Cider making celebration ties off Great Big Green Week
- Credit: Celia Bartlett Photography
Cider is set to flow at The Railway Arms after an apple pressing event on Saturday (September 25).
Environmental activists hosted the event to cheers Great Big Green Week, a national event celebrating action against the climate crisis running from September 18-26.
Several hundredweight of apples were pressed at the Saffron Walden pub with volunteers called up to rinse the apples, sort them, and feed them into the scratter to produce a juicy pulp.
Organiser Edward Gildea said the event was a Great Big Green Week highlight.
He said: "It remains to be seen whether the Great Big Green Week becomes an annual event in Saffron Walden.
"The nine-day event certainly showed that while we must look after our environment, we can thoroughly enjoy our it."
The festival began with an Eco Market on Saffron Walden Common on Saturday, September 18.
Noakes Grove in Sewards End held an open day. St Mary's and Abbey Lane churches held church services to reflect on the importance of the environment.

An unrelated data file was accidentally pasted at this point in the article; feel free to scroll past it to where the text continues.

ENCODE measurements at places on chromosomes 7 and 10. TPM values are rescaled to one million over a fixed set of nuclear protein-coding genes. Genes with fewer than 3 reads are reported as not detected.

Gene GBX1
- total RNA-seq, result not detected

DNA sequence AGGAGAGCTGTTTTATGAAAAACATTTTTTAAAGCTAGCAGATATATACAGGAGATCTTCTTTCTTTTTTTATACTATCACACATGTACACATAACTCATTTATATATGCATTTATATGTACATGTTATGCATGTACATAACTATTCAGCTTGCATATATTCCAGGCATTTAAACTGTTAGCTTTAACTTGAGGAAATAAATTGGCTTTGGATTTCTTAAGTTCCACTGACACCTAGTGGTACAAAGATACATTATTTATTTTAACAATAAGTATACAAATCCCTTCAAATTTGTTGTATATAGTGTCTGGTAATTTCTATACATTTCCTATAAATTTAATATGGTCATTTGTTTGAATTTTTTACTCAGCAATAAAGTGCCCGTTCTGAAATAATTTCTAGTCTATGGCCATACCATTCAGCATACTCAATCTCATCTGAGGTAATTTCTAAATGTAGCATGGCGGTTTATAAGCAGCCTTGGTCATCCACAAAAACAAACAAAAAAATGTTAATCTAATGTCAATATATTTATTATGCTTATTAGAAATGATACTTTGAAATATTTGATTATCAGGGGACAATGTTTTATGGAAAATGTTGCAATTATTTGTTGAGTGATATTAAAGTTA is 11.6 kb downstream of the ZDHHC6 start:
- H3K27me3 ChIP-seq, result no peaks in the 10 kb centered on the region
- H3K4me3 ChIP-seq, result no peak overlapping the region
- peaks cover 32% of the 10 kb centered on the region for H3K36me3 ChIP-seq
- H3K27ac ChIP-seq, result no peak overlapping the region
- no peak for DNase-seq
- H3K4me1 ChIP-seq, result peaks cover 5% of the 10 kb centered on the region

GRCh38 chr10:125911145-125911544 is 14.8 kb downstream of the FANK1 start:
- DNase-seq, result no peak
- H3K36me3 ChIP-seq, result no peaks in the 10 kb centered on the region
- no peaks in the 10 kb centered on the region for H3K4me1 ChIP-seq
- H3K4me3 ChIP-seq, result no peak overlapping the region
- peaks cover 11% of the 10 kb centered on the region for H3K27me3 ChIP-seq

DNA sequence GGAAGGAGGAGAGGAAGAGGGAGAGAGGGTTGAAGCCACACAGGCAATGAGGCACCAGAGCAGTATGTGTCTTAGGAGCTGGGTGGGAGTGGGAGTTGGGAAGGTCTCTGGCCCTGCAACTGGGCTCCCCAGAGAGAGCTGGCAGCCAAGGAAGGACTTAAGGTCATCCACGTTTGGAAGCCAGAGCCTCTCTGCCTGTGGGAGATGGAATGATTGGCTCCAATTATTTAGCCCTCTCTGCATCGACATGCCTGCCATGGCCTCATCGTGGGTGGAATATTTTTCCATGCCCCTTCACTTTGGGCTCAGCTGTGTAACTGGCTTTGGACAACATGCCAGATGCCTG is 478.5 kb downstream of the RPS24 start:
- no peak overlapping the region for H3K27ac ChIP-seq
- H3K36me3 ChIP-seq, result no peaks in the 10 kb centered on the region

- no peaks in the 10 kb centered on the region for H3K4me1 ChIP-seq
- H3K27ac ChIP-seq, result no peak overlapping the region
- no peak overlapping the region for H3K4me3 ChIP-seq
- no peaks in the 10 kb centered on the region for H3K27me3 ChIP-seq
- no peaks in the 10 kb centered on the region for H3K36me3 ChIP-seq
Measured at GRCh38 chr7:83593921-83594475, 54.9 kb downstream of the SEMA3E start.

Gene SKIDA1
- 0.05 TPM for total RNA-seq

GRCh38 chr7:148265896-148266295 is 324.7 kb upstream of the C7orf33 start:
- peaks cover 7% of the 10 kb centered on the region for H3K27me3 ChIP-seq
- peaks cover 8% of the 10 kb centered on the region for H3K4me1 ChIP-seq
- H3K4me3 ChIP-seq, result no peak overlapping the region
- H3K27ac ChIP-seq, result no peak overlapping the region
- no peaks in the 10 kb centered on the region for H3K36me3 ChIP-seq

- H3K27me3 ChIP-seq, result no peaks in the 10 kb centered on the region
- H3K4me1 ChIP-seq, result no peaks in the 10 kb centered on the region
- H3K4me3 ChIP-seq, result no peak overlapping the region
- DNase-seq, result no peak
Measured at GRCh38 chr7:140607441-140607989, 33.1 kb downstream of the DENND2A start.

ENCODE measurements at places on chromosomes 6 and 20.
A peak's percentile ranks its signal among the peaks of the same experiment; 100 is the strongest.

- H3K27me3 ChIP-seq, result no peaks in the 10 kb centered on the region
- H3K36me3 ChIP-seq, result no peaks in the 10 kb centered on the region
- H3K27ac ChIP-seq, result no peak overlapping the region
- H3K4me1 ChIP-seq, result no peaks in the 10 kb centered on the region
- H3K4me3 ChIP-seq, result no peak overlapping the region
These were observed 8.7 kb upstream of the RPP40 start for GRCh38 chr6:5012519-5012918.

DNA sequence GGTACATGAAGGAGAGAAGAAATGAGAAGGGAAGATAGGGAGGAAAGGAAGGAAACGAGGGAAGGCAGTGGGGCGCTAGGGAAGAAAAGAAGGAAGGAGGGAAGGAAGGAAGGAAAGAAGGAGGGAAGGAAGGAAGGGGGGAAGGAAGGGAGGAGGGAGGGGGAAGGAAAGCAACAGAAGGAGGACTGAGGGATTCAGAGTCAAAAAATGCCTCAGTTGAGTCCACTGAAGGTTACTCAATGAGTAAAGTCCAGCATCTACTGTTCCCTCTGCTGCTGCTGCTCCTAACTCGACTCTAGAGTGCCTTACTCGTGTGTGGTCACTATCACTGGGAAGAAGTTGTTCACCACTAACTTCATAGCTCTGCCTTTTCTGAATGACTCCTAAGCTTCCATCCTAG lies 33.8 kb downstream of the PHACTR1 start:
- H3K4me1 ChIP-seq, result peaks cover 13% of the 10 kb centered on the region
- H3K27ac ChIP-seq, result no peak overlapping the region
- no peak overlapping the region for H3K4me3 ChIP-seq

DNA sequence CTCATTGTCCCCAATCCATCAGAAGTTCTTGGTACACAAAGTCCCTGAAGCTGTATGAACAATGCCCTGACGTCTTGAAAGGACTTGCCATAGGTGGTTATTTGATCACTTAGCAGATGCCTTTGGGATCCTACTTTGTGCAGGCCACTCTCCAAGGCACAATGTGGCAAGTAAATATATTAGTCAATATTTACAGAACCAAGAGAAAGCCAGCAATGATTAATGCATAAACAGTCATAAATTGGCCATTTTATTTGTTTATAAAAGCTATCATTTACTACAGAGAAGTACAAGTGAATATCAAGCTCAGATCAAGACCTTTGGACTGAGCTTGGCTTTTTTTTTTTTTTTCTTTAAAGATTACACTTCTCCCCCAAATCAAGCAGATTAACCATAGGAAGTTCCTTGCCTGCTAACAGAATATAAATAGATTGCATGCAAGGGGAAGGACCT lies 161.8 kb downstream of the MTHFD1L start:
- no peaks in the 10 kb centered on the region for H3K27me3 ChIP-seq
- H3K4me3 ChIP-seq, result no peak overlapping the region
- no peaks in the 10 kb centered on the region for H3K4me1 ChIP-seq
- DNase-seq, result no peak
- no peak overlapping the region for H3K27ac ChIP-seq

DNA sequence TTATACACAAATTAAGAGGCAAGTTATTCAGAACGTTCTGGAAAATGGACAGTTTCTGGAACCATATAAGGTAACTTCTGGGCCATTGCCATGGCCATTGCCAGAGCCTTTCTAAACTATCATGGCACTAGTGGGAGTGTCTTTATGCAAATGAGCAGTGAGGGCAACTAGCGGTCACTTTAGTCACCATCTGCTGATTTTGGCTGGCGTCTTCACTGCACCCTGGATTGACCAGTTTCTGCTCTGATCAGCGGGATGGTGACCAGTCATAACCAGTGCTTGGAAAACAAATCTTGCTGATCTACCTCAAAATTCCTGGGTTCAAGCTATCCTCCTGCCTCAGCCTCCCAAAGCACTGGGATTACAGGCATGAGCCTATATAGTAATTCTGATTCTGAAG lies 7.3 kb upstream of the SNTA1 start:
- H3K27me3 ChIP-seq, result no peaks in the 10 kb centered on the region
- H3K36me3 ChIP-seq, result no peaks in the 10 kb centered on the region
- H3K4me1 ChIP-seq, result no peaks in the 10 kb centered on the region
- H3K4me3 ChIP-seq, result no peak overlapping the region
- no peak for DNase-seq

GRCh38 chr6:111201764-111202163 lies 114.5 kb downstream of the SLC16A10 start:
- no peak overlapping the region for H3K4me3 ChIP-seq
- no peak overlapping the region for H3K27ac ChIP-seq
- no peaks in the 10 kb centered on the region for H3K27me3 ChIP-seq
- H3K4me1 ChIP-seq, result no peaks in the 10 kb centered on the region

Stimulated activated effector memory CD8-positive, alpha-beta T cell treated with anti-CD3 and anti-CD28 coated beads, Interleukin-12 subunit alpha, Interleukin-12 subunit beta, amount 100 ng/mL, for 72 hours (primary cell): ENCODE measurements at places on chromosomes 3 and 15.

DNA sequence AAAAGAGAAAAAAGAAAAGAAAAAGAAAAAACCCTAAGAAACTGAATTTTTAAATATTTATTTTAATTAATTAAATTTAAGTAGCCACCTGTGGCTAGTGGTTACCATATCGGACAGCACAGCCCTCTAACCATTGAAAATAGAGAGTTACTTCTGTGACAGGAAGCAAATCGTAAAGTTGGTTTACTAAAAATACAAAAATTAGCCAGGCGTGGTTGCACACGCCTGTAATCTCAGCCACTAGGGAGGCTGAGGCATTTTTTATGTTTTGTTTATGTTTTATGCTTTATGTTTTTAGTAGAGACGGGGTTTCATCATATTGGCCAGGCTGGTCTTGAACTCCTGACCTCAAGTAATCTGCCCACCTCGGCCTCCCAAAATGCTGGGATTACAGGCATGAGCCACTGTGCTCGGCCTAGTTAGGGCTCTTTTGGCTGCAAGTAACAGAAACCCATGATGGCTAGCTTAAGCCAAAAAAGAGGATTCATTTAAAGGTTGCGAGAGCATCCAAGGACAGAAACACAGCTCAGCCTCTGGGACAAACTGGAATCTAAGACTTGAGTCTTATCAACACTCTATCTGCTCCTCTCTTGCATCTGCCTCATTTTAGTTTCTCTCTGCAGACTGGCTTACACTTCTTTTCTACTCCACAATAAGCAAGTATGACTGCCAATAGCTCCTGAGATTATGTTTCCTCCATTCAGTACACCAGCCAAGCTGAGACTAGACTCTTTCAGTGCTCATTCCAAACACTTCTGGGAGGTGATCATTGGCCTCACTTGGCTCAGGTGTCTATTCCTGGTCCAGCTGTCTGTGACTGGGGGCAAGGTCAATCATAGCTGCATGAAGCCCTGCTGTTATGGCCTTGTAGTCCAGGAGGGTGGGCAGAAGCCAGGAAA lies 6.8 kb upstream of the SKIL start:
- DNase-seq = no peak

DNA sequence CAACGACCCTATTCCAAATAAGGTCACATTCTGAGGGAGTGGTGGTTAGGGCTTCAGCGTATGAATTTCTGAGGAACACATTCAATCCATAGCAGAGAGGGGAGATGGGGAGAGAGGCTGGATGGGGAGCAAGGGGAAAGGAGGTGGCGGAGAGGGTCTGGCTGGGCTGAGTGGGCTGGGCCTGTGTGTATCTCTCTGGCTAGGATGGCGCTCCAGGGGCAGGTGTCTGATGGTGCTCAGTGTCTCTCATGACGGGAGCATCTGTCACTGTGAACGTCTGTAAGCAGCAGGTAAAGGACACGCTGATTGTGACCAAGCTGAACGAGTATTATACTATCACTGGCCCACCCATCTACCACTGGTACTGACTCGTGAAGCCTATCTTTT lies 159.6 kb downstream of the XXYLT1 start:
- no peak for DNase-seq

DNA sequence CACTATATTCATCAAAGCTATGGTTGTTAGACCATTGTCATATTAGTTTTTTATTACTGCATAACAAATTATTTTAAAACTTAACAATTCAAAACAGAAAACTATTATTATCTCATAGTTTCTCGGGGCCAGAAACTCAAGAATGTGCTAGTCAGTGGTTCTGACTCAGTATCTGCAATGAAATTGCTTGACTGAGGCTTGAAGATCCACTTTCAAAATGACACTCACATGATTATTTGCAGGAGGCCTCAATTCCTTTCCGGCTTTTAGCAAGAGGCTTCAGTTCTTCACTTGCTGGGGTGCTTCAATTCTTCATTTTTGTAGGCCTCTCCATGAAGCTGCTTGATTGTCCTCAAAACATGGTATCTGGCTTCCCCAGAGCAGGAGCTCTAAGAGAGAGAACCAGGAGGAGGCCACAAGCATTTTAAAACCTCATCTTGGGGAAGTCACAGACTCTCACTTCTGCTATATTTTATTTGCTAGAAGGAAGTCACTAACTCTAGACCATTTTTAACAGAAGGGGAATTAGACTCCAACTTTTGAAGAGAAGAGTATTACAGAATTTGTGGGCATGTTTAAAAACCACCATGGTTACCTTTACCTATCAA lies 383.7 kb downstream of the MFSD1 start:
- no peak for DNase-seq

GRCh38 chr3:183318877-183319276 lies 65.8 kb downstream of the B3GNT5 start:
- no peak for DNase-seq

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The week also featured talks from the Shepreth Hedgehog Hospital in Cambridgeshire and woodland experts in Ashdon.
The Railway Arms supported the programme with music and meet and greet sessions throughout the week.
Edward said Great Big Green Week aimed to generate an interest in the climate crisis ahead of the UN's Climate Change Conference - COP26 - in Glasgow this November.
Edward said: "The event will raise interest, awareness and political pressure ahead of COP26.
"It is a way of getting people feeling connected with the natural world so that COP26 feels more meaningful when it comes around."
The Climate Coalition is behind the national event.
Fiona Dear, The Climate Coalition's Head of Campaigns, said: "Action against climate change is the fight that unites people across the East of England.
"Hundreds of us are getting together to stand up against its awful effects."
There are ongoing concerns around the climate crisis and its impact on fruit and vegetable harvests.
Think tank Chatham House released a report this month claiming crop harvest could decline by 30 percent without "dramatic emission reductions".